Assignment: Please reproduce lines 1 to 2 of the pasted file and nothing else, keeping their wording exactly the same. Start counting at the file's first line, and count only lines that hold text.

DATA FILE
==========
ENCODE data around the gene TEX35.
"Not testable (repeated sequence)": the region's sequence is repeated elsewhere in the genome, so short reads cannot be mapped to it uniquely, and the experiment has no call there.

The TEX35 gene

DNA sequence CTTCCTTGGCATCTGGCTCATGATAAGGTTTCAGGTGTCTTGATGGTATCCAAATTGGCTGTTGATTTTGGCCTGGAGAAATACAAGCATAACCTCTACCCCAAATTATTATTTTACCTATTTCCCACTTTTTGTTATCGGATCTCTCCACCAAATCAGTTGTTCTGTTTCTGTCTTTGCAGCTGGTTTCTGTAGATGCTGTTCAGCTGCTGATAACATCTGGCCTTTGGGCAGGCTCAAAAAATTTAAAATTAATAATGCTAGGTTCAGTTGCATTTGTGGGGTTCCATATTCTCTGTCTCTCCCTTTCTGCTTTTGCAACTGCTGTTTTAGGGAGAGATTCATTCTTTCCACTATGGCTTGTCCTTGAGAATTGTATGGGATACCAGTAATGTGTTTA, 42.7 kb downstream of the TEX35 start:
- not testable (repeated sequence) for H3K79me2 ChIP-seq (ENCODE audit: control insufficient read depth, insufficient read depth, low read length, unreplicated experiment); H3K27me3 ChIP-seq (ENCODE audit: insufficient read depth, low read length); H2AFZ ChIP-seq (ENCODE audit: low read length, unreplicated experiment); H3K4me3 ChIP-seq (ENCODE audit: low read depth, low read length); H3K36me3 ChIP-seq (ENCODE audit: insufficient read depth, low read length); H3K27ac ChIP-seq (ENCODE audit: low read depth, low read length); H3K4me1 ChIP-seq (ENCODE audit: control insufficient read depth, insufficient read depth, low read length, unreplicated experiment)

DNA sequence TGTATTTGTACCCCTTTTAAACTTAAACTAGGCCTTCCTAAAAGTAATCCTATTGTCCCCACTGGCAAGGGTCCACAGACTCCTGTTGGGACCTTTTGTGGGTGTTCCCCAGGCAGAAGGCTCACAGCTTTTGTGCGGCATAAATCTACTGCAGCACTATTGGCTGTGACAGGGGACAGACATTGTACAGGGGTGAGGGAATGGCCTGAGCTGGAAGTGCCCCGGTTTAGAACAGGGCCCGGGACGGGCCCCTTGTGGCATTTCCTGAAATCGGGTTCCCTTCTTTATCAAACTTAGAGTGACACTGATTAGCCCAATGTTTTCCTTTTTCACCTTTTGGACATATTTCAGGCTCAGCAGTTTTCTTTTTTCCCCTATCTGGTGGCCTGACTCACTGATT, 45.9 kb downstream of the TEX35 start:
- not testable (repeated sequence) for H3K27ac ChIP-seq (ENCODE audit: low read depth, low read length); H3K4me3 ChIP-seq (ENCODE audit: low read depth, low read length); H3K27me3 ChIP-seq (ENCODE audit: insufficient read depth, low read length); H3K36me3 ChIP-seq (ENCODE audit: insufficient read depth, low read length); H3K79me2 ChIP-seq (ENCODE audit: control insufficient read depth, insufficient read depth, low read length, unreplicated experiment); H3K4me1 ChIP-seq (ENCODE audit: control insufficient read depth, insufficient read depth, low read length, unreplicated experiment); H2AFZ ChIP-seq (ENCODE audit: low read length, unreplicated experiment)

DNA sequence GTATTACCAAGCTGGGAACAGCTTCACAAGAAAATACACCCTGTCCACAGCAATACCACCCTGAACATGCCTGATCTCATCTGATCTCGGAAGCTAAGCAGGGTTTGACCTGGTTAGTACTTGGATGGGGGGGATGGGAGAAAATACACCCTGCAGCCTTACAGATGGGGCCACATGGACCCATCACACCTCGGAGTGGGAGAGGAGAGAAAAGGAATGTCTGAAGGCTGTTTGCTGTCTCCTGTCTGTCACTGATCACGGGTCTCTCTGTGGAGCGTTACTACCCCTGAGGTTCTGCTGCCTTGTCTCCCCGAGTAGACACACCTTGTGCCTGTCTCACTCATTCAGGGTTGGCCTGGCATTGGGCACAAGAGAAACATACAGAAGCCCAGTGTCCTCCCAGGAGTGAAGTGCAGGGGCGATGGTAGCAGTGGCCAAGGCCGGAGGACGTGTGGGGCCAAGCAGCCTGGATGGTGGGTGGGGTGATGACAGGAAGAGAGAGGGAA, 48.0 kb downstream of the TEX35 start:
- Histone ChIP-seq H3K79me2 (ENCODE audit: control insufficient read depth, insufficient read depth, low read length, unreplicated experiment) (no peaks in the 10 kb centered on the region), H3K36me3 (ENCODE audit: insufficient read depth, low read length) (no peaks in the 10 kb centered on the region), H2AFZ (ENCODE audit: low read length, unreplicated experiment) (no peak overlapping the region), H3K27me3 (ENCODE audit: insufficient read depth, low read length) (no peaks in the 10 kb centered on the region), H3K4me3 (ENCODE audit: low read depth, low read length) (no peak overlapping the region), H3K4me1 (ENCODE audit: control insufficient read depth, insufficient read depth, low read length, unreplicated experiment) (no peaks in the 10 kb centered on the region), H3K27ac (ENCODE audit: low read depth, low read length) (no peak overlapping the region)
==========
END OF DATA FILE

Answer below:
ENCODE data around the gene TEX35.
"Not testable (repeated sequence)": the region's sequence is repeated elsewhere in the genome, so short reads cannot be mapped to it uniquely, and the experiment has no call there.